Greenwich Chef Ensuring Vulnerable Locals Will Eat Well

19th May 2020 posted in Home Lifestyle

With so many people in South East London needing support at the best of times, it is no surprise that vulnerable people have been left at risk during the coronavirus pandemic. For many people, arranging meals can be challenging, but this is why it is comforting to know Greenwich’s response to the problem has been swift and effective.

The charity which has led the local programme which delivers hundreds of high-quality homemade meals is the Greenwich Co-operative Development Agency. The GCDA has instructed their chefs to work on the production line, and with the help of many local cafes and restaurants, meals have been created to ensure vulnerable local people are supported.

This is a time to stand together

GCDA coordinator Christina Reynolds said: “We’re so proud of our chef Brian Emmons, his assistants Titilope and Nicola, and of all the amazing volunteer cooks who’ve been working flat out to help us keep up with demand. We’re making and freezing up to 500 portions a day for delivery to vulnerable individuals and community groups who’ve come through the borough’s referral scheme. We aim to produce really good food using high quality surplus ingredients that have come from the charity FareShare as well as from local food businesses whose generosity has been amazing. Tasty, nutritious food is one of the best ways of showing we care for our local community.”

As well as their own kitchen, the GCDA has team up with partners such as The Clockhouse Community Centre, located in Woolwich, to ensure they can meet demand.

There is a strong community spirit in Greenwich

The GCDA programme head Gary Mack has also spoken about cooking during lockdown. Gary spoke about his Distance Dining on BBC Radio 4’s You & Yours, saying; “I really missed the sense of community that comes from sharing food, something that’s always been at the heart of what GCDA is about. Initially I was dropping off essentials to a few friends whilst doing my daily exercise or weekly shop, but soon I started adding in little treats, like some homemade bread.”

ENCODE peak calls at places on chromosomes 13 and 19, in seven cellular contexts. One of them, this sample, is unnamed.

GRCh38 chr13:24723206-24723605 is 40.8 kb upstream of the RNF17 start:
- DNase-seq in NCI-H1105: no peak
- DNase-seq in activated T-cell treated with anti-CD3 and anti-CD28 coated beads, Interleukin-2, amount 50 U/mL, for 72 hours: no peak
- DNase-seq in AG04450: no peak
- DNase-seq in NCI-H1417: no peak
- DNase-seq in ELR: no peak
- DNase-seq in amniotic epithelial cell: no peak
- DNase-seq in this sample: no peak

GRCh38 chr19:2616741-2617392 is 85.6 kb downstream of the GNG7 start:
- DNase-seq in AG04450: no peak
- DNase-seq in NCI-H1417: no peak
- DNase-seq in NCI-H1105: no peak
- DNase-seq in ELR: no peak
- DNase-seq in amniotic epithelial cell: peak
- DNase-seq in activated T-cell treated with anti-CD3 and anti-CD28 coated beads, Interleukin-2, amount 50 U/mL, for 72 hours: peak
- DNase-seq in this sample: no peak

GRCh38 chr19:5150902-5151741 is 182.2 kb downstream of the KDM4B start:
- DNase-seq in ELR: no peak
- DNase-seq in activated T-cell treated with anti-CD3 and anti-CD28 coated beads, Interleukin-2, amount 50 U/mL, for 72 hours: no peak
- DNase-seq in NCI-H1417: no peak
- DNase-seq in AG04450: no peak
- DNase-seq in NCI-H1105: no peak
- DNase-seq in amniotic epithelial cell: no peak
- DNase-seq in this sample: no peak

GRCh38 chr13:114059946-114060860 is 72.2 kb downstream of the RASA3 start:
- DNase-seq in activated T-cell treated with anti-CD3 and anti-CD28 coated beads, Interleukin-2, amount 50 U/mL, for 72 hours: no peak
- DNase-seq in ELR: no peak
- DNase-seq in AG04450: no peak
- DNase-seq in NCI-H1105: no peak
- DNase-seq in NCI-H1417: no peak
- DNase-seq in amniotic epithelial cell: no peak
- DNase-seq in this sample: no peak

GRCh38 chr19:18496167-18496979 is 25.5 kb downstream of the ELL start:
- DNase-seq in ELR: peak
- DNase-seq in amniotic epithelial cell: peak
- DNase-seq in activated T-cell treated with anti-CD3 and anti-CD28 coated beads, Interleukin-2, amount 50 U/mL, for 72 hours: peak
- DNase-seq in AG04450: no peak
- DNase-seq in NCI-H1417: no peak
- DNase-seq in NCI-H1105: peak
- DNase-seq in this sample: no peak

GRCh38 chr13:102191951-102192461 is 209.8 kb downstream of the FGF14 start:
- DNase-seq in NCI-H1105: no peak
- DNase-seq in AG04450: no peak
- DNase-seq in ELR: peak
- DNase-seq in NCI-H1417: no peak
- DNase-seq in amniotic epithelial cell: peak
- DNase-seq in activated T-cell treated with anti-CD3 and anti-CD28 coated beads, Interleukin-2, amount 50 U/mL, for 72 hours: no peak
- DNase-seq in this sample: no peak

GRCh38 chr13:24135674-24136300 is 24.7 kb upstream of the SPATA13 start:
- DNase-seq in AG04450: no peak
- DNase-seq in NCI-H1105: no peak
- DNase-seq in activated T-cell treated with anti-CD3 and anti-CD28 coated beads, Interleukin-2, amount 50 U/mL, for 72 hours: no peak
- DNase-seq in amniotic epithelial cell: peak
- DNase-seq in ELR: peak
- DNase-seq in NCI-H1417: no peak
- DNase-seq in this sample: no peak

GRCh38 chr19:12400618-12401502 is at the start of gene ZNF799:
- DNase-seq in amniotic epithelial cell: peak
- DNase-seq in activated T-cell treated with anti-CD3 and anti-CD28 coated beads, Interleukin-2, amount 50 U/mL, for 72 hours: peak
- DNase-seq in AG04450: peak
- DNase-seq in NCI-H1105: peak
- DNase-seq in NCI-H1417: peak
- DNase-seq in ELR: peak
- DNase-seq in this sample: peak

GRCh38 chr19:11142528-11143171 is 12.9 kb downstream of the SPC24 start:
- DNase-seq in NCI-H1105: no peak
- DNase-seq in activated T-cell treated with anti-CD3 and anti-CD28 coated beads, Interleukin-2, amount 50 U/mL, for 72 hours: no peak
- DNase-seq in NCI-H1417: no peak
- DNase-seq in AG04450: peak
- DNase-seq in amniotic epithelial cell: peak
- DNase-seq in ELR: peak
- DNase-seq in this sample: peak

This expanded to a more substantial collective work, as Gary explains; “I asked some of those living close by if they’d be interested in preparing one communal dish a week and splitting it into portions to share and was surprised when they all jumped at the chance! I ordered us glass containers which can go straight into the oven and we time deliveries to fit in with our work commitments, dropping off at a distance. We now have five home-cooked meals a week and love sharing our reactions to each other’s food. It’s really helped us all feel cared for – a hug on a plate.”

Local groups achieve more when working together

While these are challenging times, the way various groups have come together in and around the South East of London is a blueprint for partnership work in the future. The work carried out by the local borough council, the GCDA and the Charlton Athletic Community Trust (CACT) is an example of how to ensure food is supplied to people that need it in difficult circumstances.

We believe the community spirit in and around Greenwich is a significant factor in why people want to live here. Yes, there are lush open spaces, a range of transport options and fantastic homes, but people are looking for more when they buy a house.

Anyone looking to live in a community where they know there is support on offer will find Greenwich and surrounding areas to be of interest.

If you are looking for guidance on the housing market or local matters, please get in touch. At Hunters Greenwich, we are keen to provide as much support and guidance as we can in the local community, so please contact us today.